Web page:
Good news, bad news.
It appears that following the fall's trauma, the world has been rescued from economic ruination following years of Wall Street criminality and the unbridled American credit rampage.
The good news is that these efforts were the result of an unprecedented, and grand, collaboration of nations. The stimulus and bailout strategies, while debatable, have nonetheless revived the pulse in banking and have saved developing nations and their lenders from catastrophic defaults on their debts.
Central bankers and policy experts held sway and the politicians inked deals that were, in some cases, unpopular or difficult to impose at home. But they did.
The result is that a Great Depression was averted and a Great Recession may have bottomed in March of this year. Or so stock markets are saying.
Not so fast...
The bad news, however, is that the world's politicians remain a pretty mediocre bunch, with few exceptions, which means that the next global crisis cannot be averted without addressing the world's leadership deficit.
Here are a few of my summer examples of the deficit of political leadership. (Email me with your own or post them on my blog):
1. The US Congress, corrupted by a failure to impose campaign finance reform on special interests, from unions to wealthy entities, appears to be unable to pass laws to provide even a modicum of fair, universal healthcare coverage for its populace. This clash of special versus public interest is an impediment to economic recovery. American consumers dare not spend because losing their jobs means total financial ruin from medical bills if they, or a loved one, becomes seriously ill.
2. India, with more grinding poverty than any nation on earth, launches its first nuclear submarine. As millions are spent on armaments, India only provides grade 3 education for its females and 50% of the world's poorest children live there.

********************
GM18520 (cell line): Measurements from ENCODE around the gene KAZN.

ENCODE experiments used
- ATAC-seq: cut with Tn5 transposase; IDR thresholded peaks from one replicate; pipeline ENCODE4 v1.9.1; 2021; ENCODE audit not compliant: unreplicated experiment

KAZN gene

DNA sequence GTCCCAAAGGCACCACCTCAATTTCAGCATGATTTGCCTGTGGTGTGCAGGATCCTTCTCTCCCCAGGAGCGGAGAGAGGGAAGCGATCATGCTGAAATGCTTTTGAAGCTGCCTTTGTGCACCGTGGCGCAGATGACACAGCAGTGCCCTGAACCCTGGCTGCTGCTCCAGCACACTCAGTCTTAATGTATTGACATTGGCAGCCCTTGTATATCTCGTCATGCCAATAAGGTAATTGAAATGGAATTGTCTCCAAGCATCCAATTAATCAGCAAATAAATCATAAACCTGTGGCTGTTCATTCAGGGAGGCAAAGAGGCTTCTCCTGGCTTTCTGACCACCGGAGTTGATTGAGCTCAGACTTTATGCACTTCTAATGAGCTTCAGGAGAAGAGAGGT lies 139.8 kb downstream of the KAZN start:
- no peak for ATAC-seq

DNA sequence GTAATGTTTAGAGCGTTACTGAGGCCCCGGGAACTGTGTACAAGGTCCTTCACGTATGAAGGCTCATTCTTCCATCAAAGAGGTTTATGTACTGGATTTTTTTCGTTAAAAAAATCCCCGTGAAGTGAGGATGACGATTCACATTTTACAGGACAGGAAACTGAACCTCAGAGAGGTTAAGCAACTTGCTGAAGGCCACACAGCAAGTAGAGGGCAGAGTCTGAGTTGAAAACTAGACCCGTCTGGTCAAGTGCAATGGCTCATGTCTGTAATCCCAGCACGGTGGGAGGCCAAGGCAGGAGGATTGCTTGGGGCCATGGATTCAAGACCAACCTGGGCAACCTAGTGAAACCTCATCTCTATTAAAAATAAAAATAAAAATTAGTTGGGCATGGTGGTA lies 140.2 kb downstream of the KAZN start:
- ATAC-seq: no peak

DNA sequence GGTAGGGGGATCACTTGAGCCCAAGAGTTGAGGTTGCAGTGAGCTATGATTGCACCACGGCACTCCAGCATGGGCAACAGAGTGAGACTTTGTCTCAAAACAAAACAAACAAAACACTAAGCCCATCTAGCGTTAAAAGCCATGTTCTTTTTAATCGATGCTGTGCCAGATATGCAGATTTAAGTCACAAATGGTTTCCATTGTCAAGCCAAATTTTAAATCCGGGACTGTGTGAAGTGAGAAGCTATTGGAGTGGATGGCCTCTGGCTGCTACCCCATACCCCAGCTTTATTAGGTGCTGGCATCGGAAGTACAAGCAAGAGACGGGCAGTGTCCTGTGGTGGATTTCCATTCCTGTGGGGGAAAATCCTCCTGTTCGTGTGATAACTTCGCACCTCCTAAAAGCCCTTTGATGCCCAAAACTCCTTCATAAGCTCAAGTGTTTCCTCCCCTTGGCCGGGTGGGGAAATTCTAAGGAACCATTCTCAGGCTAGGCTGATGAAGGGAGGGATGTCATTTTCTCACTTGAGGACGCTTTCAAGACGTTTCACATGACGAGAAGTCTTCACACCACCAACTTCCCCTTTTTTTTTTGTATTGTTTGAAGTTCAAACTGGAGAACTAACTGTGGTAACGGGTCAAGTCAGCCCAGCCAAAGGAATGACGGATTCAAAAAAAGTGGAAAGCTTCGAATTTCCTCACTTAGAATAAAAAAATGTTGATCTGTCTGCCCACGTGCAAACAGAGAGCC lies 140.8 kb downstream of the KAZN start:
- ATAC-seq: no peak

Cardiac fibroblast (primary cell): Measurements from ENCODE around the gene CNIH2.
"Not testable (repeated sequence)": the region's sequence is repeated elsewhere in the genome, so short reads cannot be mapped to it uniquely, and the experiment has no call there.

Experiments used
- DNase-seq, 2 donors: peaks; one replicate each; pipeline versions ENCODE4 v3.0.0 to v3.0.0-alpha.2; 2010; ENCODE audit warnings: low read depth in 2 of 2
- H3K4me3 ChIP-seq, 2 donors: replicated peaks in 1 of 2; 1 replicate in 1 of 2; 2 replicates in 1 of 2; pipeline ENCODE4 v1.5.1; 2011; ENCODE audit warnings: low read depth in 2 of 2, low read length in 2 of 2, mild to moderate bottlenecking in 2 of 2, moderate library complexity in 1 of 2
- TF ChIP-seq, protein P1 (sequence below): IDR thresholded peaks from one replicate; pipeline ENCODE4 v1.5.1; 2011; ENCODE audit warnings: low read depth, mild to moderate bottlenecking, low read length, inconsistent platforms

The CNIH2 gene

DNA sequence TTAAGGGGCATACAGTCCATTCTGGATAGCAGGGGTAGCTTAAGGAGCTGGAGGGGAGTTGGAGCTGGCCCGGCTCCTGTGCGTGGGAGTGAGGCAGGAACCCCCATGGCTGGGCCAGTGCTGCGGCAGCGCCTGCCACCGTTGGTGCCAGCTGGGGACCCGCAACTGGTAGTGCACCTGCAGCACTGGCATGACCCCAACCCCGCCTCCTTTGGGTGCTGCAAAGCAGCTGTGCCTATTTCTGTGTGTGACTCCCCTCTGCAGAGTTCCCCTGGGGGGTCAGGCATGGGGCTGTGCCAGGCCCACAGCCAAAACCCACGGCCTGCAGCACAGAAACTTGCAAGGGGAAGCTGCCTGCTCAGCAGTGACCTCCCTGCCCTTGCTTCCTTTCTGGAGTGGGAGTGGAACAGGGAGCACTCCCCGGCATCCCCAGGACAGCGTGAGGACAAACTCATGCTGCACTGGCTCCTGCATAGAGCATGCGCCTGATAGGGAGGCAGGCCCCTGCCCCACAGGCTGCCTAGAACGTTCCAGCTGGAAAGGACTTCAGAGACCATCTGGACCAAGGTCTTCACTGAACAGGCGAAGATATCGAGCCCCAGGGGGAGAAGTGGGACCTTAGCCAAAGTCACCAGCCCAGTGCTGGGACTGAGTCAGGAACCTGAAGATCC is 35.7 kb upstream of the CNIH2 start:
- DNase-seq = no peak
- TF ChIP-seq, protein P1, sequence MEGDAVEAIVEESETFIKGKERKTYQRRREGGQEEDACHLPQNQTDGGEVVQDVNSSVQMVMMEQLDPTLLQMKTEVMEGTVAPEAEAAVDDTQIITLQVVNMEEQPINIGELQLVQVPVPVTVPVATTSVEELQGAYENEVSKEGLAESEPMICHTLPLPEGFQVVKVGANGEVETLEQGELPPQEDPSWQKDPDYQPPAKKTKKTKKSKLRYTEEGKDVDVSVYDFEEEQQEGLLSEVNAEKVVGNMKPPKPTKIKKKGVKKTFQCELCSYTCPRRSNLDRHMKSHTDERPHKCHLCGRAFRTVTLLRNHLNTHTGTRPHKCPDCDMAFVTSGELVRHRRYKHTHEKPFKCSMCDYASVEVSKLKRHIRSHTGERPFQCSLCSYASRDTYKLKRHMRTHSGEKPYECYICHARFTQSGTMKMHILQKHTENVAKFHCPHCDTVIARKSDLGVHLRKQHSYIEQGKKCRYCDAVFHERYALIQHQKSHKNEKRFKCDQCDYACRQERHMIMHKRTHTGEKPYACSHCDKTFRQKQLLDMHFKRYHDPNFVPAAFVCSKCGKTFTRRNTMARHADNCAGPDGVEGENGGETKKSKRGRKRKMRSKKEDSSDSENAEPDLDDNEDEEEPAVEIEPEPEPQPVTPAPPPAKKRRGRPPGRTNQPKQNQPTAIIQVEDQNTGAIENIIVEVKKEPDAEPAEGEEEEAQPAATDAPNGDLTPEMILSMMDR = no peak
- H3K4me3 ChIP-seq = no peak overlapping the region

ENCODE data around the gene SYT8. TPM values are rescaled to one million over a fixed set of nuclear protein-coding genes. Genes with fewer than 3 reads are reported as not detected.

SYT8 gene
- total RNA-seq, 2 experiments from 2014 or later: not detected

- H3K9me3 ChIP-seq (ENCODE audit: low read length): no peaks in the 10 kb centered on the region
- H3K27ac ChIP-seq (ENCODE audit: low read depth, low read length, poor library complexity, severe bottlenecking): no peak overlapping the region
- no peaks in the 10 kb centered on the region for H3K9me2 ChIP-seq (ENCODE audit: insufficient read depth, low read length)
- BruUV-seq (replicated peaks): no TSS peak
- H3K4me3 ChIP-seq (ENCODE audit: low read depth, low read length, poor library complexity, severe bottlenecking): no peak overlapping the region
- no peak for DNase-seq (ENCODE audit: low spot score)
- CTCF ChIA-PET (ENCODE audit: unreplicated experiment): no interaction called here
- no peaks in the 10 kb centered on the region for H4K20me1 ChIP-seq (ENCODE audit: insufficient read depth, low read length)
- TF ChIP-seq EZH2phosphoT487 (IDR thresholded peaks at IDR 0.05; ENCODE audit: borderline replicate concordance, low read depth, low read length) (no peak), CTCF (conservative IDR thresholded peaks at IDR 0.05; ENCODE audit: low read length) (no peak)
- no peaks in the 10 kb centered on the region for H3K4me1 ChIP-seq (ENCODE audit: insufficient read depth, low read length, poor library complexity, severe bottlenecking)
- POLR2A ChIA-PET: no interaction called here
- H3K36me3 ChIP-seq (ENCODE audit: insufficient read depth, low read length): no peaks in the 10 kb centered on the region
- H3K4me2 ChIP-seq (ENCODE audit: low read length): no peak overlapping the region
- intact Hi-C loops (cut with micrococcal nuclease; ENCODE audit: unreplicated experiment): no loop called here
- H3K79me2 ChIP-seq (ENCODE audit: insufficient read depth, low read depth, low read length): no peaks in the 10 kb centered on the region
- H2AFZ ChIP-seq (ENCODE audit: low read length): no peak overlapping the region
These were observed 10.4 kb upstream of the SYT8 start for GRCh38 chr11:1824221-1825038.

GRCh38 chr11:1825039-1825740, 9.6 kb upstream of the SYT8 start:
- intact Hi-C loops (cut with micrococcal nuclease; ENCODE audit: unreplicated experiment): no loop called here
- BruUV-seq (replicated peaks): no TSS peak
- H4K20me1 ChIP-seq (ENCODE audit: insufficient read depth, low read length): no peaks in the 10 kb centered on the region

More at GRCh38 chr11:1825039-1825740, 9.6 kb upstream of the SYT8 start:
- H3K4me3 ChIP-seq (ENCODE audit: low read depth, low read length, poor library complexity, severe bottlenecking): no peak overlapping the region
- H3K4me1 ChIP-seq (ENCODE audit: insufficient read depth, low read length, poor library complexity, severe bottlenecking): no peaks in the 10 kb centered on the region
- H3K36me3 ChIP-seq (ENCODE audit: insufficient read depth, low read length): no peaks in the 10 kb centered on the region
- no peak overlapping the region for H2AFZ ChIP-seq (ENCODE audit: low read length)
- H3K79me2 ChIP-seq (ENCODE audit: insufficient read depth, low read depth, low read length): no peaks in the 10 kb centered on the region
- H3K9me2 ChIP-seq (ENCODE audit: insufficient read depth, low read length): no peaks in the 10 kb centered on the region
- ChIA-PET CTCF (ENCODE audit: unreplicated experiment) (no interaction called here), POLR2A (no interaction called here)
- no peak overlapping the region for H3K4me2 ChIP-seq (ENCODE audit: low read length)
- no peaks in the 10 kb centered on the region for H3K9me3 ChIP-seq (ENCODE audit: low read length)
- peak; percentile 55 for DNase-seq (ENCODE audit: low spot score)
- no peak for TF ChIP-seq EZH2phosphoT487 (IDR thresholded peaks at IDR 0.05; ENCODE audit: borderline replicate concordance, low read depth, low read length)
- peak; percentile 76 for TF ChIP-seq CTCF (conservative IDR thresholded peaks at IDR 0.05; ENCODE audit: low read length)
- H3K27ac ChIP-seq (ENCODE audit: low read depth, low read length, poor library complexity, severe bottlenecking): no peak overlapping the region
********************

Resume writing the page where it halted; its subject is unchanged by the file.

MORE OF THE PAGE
3. Canada, on the other hand, launches a special website and promises to buy an icebreaker in order to establish its sovereignty in the arctic, possibly the world's biggest and mostly hotly contested, treasure trove.
4. Italy continues to defy economic gravity with its non-government governments and its loopy leader, Berlusconi, who continues to frustrate law enforcement officialdom and champions of civil propriety. His latest shenanigans, involving call girls and under-age females, has not been enough to force so much as an apology from the shameless media magnate. But his indiscretions about undeclared assets to a hooker may just end up sinking him in the polls. Of course, under the Italian system leaders are immune from legal troubles if they remain in power. So he may ride out this latest scandal by continuing to allow Italians to avoid taxes and the work ethic, by letting them retire at 50 years of age and by controlling the national conversation through his ownership of the country's major media.
5. Even upright Germany has lousy leaders. The country's Social Democrat Health Minister Ulla Schmidt was caught holidaying in Spain with her government-paid limo and chauffeur because the limo was stolen. It's twice a case of champagne socialism: Not only is she a socialist-hypocrite for abusing taxpayer perqs, but Germany's rules allow cabinet ministers to use limos and drivers on holidays.
6. Then there's the Brits with their expense account cheating.
7. And New Jersey's money laundering fiasco.
Got more? Post them.
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